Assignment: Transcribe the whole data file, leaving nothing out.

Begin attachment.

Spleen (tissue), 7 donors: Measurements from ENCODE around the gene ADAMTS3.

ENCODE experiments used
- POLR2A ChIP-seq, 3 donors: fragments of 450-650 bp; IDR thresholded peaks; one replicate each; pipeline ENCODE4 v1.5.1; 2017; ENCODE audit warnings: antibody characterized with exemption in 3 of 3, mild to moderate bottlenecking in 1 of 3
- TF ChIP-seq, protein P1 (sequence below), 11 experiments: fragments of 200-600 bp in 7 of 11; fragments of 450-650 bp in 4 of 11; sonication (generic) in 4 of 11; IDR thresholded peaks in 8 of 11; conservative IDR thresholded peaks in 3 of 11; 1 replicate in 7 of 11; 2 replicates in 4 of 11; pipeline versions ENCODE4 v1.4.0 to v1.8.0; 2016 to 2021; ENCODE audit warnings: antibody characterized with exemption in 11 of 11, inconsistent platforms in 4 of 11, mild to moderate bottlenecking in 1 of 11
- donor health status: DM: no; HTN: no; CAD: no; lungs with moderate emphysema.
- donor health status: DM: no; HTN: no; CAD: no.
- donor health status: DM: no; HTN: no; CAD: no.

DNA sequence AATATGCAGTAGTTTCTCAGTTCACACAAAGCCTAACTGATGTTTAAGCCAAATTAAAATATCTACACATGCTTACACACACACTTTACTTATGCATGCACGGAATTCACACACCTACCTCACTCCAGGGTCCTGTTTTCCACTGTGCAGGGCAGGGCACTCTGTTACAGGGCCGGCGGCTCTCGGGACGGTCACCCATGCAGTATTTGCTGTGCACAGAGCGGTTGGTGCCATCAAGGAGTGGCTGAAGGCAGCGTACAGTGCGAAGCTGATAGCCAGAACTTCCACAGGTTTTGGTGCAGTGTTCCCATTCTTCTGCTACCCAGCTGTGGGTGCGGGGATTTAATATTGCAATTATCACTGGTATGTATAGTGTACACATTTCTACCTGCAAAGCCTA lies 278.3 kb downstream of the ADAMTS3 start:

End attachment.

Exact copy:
Spleen (tissue), 7 donors: Measurements from ENCODE around the gene ADAMTS3.

ENCODE experiments used
- POLR2A ChIP-seq, 3 donors: fragments of 450-650 bp; IDR thresholded peaks; one replicate each; pipeline ENCODE4 v1.5.1; 2017; ENCODE audit warnings: antibody characterized with exemption in 3 of 3, mild to moderate bottlenecking in 1 of 3
- TF ChIP-seq, protein P1 (sequence below), 11 experiments: fragments of 200-600 bp in 7 of 11; fragments of 450-650 bp in 4 of 11; sonication (generic) in 4 of 11; IDR thresholded peaks in 8 of 11; conservative IDR thresholded peaks in 3 of 11; 1 replicate in 7 of 11; 2 replicates in 4 of 11; pipeline versions ENCODE4 v1.4.0 to v1.8.0; 2016 to 2021; ENCODE audit warnings: antibody characterized with exemption in 11 of 11, inconsistent platforms in 4 of 11, mild to moderate bottlenecking in 1 of 11
- donor health status: DM: no; HTN: no; CAD: no; lungs with moderate emphysema.
- donor health status: DM: no; HTN: no; CAD: no.
- donor health status: DM: no; HTN: no; CAD: no.

DNA sequence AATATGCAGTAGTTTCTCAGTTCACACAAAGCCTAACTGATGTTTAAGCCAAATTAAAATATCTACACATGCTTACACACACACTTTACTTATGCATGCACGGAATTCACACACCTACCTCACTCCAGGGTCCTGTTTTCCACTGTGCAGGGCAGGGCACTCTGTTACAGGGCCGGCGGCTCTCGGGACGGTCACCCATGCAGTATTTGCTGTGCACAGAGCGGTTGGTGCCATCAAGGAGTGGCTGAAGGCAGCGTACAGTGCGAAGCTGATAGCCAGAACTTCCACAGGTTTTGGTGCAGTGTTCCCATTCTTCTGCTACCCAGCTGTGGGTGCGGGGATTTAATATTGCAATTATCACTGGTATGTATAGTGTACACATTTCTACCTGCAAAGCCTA lies 278.3 kb downstream of the ADAMTS3 start: